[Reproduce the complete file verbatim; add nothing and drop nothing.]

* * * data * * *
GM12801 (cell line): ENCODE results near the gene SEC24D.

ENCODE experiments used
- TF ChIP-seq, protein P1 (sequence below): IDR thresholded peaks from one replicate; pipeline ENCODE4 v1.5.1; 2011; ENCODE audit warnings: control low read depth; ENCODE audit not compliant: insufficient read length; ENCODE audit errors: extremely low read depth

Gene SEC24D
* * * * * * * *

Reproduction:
GM12801 (cell line): ENCODE results near the gene SEC24D.

ENCODE experiments used
- TF ChIP-seq, protein P1 (sequence below): IDR thresholded peaks from one replicate; pipeline ENCODE4 v1.5.1; 2011; ENCODE audit warnings: control low read depth; ENCODE audit not compliant: insufficient read length; ENCODE audit errors: extremely low read depth

Gene SEC24D